Servicio de Información Comunitario sobre Investigación y Desarrollo - CORDIS

Method of inducing acute bladder instabilities in an animal model by means of alpha-chloralose

Within the REBEC project it was possible to develop two animal models representing almost the same conditions of bladder dysfunction as in humans with an unstable bladder for the first time. In the acute cystitis model it has been possible to induce bladder instabilities with a fast onset in the Göttinger minipig model as well as in the rabbit model by means of formalin instillations into the bladder. Therefore a special method of anaesthesia had to be developed as normal anaesthesia suppresses involuntary bladder contractions. In the chronic cystitis model within rats, mustard oil was used to induce a chronic inflammation of the bladder without the need for this special anaesthesia.

The acute models provide a fast onset of involuntary bladder contractions within several minutes to one hour with a duration time of up to 5 hours. At this, the concentration of formalin instilled into the bladder can induce hyperactive bladder syndrome without acute inflammation process (like interstitial cystitis) or, using higher concentration, induce symptoms of acute cystitis with inflammation signs and concomitant bladder instabilities. The chronic cystits model within rats provides a much slower onset of involuntary bladder contractions after 24hours and duration for several days. The chronic cystitis model therefore allows investigations on awake rats under normal life conditions if needed.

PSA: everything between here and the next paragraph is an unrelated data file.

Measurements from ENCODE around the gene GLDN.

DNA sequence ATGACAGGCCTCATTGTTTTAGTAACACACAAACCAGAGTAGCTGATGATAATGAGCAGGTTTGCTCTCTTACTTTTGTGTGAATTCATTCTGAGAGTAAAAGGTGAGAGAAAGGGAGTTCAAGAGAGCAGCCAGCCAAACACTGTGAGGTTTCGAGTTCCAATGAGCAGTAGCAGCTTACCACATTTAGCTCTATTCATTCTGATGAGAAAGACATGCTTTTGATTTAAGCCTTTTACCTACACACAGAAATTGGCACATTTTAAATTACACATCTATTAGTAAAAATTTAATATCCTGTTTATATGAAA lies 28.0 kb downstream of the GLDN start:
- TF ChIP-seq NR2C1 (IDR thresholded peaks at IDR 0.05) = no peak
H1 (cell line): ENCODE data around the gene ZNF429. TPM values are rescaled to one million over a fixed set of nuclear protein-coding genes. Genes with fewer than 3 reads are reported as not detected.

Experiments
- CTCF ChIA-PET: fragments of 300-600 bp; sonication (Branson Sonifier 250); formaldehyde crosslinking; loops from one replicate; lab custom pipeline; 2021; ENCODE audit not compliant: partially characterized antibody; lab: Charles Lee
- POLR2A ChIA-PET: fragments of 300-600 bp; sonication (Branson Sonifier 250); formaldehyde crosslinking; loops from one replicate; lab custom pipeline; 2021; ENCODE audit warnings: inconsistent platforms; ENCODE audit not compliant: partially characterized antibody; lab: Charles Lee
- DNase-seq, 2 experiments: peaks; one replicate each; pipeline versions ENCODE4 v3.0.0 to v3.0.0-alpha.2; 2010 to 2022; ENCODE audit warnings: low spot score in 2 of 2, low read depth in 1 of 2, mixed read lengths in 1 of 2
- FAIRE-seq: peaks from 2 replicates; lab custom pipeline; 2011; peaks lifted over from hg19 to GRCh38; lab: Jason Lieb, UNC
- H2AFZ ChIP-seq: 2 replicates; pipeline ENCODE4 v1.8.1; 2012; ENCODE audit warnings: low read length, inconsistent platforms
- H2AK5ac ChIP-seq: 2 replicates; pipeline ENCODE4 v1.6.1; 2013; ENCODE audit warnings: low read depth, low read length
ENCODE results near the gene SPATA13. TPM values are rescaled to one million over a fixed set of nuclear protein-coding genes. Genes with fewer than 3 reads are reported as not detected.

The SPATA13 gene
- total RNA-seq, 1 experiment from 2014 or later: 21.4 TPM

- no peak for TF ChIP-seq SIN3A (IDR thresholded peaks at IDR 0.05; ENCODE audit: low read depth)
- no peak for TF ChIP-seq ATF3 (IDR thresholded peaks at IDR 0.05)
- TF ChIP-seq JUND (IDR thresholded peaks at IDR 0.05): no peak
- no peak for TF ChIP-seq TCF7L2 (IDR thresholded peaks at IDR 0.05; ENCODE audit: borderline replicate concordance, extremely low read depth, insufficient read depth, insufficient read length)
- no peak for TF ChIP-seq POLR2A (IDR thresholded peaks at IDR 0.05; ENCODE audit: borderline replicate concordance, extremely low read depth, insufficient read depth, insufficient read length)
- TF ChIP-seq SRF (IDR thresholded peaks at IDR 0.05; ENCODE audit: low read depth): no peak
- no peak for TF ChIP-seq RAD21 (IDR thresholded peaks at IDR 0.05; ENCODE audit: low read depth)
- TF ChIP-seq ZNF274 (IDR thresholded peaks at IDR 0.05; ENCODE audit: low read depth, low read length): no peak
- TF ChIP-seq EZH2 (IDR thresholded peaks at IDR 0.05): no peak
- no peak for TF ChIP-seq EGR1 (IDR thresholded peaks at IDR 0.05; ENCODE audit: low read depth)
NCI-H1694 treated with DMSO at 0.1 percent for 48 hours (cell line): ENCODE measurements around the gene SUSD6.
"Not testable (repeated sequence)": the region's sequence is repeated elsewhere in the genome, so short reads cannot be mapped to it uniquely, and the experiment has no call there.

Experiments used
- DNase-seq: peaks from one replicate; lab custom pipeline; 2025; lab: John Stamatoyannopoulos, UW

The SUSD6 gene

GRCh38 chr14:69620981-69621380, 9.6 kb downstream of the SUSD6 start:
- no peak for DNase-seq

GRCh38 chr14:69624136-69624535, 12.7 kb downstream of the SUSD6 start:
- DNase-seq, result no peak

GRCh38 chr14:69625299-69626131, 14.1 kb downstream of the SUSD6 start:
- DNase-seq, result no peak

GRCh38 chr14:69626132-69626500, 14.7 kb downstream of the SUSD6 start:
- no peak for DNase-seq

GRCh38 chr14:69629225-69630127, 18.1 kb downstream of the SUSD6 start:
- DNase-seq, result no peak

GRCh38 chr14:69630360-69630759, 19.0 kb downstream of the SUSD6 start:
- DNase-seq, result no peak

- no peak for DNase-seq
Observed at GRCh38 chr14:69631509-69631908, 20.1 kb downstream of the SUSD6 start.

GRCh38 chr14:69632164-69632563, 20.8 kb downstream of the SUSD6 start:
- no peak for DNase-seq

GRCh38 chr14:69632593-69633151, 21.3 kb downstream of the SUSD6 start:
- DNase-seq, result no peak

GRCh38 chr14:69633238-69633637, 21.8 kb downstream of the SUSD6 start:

These two animal models allow scientific investigations under almost the same inflammatory and pathophysiological conditions of overactive bladder syndrome as in humans. Pharmacological investigations as well as investigations on neuromodulation effects and scientific investigations on the neurophysiological and neuroanatomical conditions due to overactive bladder conditions can thus be conducted. These models therefore provide the basis for scientific research on all kinds of treatment methods for overactive bladder in a reliable animal model.

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Klaus-Peter JÜNEMANN, (Head of Department)
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